Q&A with Linda Fowler on the NH primary
Next month kicks off the New Hampshire primary and presidential candidates will make their way to the state. The Dartmouth sat down with Government professor Linda Fowler, who broke down the importance of the primaries and explain their long-standing relationship to Dartmouth.
The New Hampshire primary gets a lot of attention for being the first primary. Why is that particularly significant?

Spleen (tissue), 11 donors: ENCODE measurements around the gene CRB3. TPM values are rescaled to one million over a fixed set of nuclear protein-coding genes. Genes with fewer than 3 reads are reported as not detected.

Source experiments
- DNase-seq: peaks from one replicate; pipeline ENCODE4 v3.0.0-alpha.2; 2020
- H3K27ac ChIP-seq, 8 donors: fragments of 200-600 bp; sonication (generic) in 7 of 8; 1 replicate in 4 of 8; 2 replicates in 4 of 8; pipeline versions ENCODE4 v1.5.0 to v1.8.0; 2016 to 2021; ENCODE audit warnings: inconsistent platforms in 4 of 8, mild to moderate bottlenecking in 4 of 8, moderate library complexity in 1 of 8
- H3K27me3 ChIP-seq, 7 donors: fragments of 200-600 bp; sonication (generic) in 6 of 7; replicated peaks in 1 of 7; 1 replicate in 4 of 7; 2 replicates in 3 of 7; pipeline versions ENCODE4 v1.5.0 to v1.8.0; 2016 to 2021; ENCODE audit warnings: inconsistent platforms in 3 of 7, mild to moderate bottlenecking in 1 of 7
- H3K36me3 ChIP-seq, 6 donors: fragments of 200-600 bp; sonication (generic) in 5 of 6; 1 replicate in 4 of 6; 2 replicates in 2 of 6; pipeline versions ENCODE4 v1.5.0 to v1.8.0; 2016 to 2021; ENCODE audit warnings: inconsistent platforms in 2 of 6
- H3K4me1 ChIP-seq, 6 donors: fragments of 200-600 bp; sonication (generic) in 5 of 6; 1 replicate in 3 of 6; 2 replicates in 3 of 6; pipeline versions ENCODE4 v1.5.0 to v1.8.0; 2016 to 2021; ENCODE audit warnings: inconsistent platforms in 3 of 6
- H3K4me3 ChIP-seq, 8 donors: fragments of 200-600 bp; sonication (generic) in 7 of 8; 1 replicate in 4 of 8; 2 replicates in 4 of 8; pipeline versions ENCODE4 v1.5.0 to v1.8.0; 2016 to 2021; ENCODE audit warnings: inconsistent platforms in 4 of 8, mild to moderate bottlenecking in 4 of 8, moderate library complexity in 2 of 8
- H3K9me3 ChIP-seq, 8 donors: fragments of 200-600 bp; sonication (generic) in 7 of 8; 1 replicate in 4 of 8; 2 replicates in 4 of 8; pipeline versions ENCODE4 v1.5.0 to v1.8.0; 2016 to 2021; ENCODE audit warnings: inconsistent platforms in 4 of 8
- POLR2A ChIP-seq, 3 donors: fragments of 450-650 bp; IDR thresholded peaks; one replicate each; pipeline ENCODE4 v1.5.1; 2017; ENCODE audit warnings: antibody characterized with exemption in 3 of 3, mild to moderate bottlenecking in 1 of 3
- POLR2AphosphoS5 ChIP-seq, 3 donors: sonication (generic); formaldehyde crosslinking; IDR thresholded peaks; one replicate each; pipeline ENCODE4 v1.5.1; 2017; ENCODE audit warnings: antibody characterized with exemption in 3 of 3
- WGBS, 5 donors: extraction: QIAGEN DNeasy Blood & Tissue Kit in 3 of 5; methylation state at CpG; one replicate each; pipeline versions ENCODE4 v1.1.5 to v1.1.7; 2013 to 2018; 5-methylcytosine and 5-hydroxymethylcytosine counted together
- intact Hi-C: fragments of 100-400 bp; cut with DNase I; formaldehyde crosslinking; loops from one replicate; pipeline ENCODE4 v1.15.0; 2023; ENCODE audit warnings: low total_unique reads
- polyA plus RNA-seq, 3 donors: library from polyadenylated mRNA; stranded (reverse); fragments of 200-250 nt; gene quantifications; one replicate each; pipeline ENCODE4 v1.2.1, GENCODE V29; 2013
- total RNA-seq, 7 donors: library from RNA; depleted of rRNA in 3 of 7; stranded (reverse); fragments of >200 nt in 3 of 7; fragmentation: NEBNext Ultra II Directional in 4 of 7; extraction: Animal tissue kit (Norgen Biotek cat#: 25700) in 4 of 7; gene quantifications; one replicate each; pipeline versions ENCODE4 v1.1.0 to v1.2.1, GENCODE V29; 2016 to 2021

LF: The reason why the media pays so much attention to the primary is that it is the first time voters actually have to make a choice. The caucuses in Iowa, which come first, are interesting, but caucuses only get a couple thousand participants and they are heavily dominated by activists. New Hampshire is different — because of tradition and the importance of the primary, turnout is very high here. It can get to over 50 percent when both parties are having primaries. Compare that with say 12 percent in South Carolina, which will be the next primary. So, it’s a real benchmark for how the voters are looking at candidates and it’s become increasingly important because nobody trusts the polls right now. The response rate to telephone polls and email polls is down around 10 percent — it’s a dirty little secret about candidate surveys right now. Many of the firms that are surveying voters are using inadequate screens, so they don’t have a really good handle on which voters who say they’re going to vote in the primary actually are going to do it. That’s a big factor for somebody like Donald Trump. People say they are going to vote for him in the primaries, but a high percent of them are people who don’t have a history of voting in primaries. We don’t know whether somebody like Trump is going to get non-voters to show up at the polls, or whether they’re just having fun with the poll person and they’re not going to show up. So, New Hampshire is a reality check on whether the polls are really tapping into voters, and that’s why the press pays more attention to it. And because the press is here, the candidates come.